Boardwalk Empire season 3 episode 1 review: Resolution

HBO's prohibition drama, Boardwalk Empire, is back for its third season with a somewhat uneven series opener. Here's Michael's review...

This review contains spoilers.

3.1 Resolution

The finale of Boardwalk Empire’s second season saw Nucky Thompson take his most decisive step yet along the path of becoming fully a gangster. The death of Jimmy Darmody, although something of a narrative necessity, marked a turning point for Nucky and not merely because it came at his hand. It stood to cause a rift in Nucky’s own life, leaving the politician behind and embracing the gangster of his future. If there is an overall arc to the show it could, and perhaps should, be this, the total corruption of one man by the changing circumstances in which he lives. Don’t get me wrong, Nucky was no angel prior to Prohibition, but this huge change in his immediate economic landscape could not fail to alter him for the worse. Through two seasons we have seen how deadly the twenties were. It takes a tough man to survive, an even tougher one to thrive, and, as Gillian mentions to her girls at the Artemis Club, gentlemen remain gentlemen only when they must.

As the third season opens, Nucky is still gamely trying to straddle these two worlds. It is rather cleverly done. His first scene is straight out of the Bumper Book of Gangster Clichés -the elegantly dressed boss man giving some poor beaten sap some friendly chatter. We think we’ve seen it all before, but listen to his language. One minute he’s peppering his talk with ‘aforementioneds’ and genteel euphemisms, then, irritated by Mickey Doyle, he sheds his character and returns to coarse gangster type. The poor sap is led to believe that polite Nucky is letting him go before nasty Nucky orders a bullet left in his brain. Of the many threads promised by the new season, this one – Nucky’s final sloughing of his public persona is the strongest.

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It’s not Nucky’s sole pretence, nor the only one triggered by events from the end of last season. His relationship with Margaret, never totally smooth, has been soured, probably terminally, by her trickery in passing his land deeds to the church. Her destiny is less clear, she is obviously yearning for some kind of mission in life. Her machinations with Nucky have given her the means and opportunity to do so. They are both now generous patrons of a hospital, at which Margaret witnesses a woman’s distressing miscarriage. ‘Preventable’, she is told. Something clicks inside her, the flowering of an opportunity to convert her gains to good. She’s still uncertain of quite how to do anything, in marked contrast to her husband. Kelly MacDonald is wonderful at portraying her delicate indecision, and it is a mark of her talent that her best scene is performed entirely wordlessly.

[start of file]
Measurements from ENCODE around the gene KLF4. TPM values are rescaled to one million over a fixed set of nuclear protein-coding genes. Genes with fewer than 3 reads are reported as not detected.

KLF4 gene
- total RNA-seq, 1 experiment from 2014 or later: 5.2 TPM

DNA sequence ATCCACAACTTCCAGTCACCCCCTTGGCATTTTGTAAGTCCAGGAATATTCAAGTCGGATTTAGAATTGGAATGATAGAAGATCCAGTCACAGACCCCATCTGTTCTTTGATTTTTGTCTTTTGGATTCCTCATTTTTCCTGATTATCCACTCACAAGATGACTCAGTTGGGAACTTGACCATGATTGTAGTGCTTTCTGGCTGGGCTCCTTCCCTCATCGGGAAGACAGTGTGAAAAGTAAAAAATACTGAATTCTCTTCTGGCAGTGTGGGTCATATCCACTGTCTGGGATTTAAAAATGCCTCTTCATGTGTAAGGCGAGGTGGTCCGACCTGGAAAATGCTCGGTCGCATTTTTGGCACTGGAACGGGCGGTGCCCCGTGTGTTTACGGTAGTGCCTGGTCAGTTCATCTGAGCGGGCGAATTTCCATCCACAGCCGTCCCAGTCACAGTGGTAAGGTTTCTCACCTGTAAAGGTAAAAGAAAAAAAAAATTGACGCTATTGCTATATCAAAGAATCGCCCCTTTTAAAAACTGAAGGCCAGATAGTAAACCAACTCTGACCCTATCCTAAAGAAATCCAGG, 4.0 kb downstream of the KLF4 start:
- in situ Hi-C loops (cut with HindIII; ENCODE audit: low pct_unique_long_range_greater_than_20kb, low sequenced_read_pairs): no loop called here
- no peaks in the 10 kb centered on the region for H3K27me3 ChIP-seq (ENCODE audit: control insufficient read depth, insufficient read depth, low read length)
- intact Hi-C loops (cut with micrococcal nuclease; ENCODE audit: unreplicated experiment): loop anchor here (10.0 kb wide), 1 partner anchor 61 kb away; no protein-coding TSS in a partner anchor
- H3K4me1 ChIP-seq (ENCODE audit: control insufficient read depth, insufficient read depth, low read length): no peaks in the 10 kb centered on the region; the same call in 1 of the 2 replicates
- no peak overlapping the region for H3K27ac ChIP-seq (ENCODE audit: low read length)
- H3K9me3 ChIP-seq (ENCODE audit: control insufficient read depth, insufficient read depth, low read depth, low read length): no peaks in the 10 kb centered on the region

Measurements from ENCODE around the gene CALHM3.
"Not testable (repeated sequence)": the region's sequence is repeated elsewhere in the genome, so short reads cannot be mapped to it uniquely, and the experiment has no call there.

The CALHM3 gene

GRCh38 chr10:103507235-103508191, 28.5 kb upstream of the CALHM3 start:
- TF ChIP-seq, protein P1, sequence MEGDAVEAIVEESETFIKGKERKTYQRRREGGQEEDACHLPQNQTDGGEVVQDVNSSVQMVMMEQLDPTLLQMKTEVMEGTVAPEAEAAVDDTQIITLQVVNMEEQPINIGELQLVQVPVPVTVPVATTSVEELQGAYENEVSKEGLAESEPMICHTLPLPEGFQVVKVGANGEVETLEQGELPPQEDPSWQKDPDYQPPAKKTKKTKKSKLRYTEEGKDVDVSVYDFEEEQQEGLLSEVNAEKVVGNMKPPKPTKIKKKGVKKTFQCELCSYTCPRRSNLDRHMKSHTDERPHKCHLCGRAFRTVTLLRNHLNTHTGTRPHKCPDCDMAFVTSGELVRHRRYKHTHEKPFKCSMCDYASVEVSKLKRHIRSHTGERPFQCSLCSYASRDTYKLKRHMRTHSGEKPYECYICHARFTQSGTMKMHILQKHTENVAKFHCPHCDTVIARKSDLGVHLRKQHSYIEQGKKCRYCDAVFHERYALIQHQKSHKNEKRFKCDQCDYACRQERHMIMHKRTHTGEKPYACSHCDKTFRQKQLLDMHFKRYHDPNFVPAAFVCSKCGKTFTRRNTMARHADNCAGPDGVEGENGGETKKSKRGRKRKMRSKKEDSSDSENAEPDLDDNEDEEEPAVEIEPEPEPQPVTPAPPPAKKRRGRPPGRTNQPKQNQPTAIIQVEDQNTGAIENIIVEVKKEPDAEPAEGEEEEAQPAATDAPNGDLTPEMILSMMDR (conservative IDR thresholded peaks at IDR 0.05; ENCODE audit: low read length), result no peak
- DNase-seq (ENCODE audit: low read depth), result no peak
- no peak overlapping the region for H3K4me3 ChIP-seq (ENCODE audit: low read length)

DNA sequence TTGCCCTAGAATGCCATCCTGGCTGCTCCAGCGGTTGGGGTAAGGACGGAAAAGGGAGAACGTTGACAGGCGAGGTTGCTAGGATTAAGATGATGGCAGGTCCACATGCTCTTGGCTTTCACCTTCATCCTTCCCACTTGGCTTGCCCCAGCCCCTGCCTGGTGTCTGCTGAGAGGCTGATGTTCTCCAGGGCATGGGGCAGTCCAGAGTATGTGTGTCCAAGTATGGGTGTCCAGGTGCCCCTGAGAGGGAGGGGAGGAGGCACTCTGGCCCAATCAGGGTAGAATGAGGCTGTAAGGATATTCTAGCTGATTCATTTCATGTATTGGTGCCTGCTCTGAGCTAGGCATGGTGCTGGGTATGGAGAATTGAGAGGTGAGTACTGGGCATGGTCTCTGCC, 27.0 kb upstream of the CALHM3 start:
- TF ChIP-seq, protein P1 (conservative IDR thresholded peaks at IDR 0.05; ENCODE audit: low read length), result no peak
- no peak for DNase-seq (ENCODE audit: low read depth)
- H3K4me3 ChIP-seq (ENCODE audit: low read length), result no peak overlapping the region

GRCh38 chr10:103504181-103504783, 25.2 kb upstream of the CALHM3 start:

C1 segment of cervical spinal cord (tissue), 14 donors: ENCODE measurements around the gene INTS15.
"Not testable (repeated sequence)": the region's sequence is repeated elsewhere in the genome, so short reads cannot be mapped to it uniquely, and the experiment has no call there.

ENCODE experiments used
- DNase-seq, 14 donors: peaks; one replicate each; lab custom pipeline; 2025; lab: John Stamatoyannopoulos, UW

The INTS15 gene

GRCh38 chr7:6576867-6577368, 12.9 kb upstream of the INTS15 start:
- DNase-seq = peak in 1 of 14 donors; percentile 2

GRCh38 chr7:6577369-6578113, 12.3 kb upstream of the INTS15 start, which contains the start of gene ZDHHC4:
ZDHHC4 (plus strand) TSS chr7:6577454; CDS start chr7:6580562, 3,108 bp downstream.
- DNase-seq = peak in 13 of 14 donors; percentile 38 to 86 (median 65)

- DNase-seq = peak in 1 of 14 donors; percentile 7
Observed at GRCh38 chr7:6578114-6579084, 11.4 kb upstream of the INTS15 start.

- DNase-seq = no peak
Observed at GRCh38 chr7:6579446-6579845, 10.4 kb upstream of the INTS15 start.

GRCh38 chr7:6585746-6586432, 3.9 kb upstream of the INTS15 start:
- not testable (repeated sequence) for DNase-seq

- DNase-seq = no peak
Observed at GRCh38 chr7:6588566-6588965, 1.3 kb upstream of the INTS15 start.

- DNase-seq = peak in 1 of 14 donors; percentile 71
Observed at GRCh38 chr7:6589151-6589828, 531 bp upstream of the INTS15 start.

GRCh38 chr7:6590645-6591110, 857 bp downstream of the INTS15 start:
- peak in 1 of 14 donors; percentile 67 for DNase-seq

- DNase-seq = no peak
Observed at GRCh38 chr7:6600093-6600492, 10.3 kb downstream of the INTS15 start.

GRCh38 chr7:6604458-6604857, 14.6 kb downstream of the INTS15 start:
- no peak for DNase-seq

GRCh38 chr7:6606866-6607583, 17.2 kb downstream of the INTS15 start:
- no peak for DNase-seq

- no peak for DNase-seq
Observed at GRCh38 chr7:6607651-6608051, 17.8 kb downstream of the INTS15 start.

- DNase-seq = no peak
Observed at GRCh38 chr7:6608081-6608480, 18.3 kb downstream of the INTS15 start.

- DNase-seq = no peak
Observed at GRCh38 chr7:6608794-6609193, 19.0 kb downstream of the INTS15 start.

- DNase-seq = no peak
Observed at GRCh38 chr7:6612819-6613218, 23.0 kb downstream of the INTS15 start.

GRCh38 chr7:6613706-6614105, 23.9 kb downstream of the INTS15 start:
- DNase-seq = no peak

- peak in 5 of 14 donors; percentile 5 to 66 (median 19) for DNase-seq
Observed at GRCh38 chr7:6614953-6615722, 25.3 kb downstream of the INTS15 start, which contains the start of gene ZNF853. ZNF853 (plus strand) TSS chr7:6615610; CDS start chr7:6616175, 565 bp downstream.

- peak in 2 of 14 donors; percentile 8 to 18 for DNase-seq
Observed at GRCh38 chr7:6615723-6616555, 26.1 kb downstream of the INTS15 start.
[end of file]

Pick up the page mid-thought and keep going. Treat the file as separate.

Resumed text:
That scene is refreshing because of its less-is-more approach. So much else is clumsily heavy-handed. That this season will concern the position of women is obvious given the episode’s stress on the suffering and neglect of women in the hospital and the recurrent motif of Claire Duncan the aviatrix. This felt a little too much by-the-numbers, especially Teddy’s brattish dismissal of the term ‘aviatrix’, but the final scene of the biplane over the beach was beautiful enough to win it back. I just hope that the symbolism is dialled down for the rest of the season.

Even more heavy is the addition of Sicilian bad guy Gyp Rossetti, played by Bobby Canavale. The episode makes it clear that he will be Nucky’s chief difficulty for 1923. This is dramatically appropriate, but still I hope that something more is done with him. He’s a man with a temper and a very thin skin. His very first act is to savagely beat a man with a crowbar after some mild misunderstood slight.  The ‘gangster with a hair-trigger temper’ is a very tired cliché and makes for some lazy writing -it’s all too easy to force a sense of menace once you’ve established that this guy will cut someone up for spilling his drink. It’s much more satisfying to see it generated by the setting of circumstances and the clash of personalities.

To see it done properly, you only have to watch Capone. He’s dangerously sentimental and violent, as we know, but his fit of temper is at least blended into the storyline about Johnny Torrio’s control of turf. Going after Irish upstart O’Bannion is stupid but it is never presented as anything other than that. When it comes, it also makes for one of the episode’s best scenes, not least of all because of the unwitting intervention of Van Alden. I have never been so pleased to see him turn up, and not because I had any love for O’Bannion. The erstwhile agent is eking out a bad living as a door-to-door salesman, at which he sucks, big time. Never mind irons, he should be selling pathos. He has it in spades.

Overall, a steady if slightly unimpressive start to the season. When Boardwalk Empire has confidence in itself it is superb, but all too often it falls back on tired tropes and obvious didactic storytelling. The production design and performances remain excellent – so much of the narrative can be told without forcing it on the viewer. Half of this episode did this, half did not. We’re in the third season now; the show should be hitting its stride. After all, you can’t be half a gangster.

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